Some things, like our desire for justice, our love or hatred of truth, our depth of love tested by fire, our willingness to sacrifice for others, is the same in every culture. Mind you, I do not say we think down the same wave, or row the identical path to those values. The customs, mannerisms, and circumstances may, rather they will, differ. Completely leaving aside what we believe about who we are, where we come from, and where we are going, or our religion.
But we are all human, and our hearts are fashioned from cuts of the same sail, each loosed on the sea of life from our individual islands and continents. We can sail together, all the brighter and more formidable in array for our different flags, painted sails, or pennons.
If we detonate the mines between us with well-aimed ordnance, disarm them with the truth of the story, or on the occasion when there is truth in the accusations of appropriation or insensitivity, if instead of cursing the dark we light a candle of communication, we can retain and grow mutual respect and admiration for the greatness of every people. We can swim without harm through the minefield, and our hearts and hands meet in understanding.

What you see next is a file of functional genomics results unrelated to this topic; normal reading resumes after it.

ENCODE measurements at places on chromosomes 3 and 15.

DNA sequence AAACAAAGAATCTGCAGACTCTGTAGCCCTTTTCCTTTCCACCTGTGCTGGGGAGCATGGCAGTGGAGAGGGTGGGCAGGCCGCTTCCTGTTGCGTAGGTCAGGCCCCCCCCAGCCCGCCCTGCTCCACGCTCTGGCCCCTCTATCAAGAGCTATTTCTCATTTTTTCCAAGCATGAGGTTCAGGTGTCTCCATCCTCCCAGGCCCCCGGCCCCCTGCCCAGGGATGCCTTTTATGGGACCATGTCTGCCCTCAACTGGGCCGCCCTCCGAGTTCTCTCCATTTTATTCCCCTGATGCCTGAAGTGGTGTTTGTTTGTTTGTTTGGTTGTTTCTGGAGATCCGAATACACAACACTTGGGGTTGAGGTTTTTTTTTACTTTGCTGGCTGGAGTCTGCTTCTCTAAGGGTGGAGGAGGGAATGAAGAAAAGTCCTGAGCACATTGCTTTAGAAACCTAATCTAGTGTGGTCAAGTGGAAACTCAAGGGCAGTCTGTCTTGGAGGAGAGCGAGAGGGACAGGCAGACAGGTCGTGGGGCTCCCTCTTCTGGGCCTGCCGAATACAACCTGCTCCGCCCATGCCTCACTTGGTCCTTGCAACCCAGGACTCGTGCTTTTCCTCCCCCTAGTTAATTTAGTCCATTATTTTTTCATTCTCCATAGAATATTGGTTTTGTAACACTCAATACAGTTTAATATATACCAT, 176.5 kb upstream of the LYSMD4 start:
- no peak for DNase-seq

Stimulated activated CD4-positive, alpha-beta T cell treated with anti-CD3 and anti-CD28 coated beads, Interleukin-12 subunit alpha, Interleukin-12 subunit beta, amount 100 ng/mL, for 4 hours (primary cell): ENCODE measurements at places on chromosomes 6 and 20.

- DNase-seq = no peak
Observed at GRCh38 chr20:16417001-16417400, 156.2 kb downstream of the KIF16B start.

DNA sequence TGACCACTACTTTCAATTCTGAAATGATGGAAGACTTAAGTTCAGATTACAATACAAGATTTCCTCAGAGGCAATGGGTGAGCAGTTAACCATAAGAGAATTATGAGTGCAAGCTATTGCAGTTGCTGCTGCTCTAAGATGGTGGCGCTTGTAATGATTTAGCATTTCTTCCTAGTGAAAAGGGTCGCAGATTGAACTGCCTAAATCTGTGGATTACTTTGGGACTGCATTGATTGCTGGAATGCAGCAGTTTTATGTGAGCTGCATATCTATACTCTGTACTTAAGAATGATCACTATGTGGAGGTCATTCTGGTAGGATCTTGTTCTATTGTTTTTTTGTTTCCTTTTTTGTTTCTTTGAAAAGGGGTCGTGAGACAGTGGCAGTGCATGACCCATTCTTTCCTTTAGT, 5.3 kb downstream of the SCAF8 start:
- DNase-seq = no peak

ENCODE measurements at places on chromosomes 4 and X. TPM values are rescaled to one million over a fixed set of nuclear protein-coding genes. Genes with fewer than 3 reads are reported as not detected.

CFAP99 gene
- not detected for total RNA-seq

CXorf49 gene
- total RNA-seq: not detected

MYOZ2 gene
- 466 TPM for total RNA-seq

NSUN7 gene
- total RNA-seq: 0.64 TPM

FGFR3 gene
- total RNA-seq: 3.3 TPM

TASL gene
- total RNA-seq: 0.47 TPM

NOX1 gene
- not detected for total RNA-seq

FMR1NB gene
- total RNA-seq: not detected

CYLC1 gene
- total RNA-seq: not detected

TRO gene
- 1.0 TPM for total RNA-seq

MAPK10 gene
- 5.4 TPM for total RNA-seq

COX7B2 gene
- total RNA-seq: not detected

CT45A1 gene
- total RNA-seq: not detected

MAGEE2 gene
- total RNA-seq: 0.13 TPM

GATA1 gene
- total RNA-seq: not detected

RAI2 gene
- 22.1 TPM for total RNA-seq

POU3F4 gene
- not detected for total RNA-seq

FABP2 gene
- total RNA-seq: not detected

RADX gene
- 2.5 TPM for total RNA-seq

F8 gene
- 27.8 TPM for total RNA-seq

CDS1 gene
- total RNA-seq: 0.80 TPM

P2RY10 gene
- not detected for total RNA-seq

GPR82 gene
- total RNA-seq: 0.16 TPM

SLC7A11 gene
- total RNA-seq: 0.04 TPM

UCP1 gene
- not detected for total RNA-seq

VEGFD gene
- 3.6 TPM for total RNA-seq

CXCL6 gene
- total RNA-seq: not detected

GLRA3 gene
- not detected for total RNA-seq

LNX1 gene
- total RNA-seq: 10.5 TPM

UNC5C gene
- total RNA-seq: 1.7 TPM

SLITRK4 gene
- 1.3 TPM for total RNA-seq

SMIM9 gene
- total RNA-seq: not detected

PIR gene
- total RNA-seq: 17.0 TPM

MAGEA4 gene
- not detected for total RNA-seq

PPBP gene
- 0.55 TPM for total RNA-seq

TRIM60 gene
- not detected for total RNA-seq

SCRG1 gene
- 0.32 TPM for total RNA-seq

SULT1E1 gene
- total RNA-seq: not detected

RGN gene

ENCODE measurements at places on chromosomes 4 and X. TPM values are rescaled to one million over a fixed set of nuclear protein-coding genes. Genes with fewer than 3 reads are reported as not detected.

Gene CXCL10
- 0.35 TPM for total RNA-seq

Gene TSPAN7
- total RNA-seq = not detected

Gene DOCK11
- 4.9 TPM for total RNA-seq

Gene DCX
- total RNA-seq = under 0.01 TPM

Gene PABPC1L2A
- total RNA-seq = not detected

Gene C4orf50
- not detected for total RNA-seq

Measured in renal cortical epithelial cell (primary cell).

We can enjoy our intriguing idiosyncrasies, our various culture strengths, and help each other overcome our different weaknesses, for everyone has them.
Each person is made in the image of our Creator, the master of the waves, of every land, every heart. He made equality. Meeting another heart and mind in the sea of thought, across the waves of life, is an invaluable gift.
May we overcome every wave and mine between us. For the sake of us readers, who love brave adventure and goodness, and also to encourage those who communicate these human truths to lighten our darkness.
Or, as my Tae Kwon Do Grandmaster, Tae Hong Choi, and Grandmaster Vince Church, would say, Pil Sung! Certain victory through courage, strength, and indomitable spirit.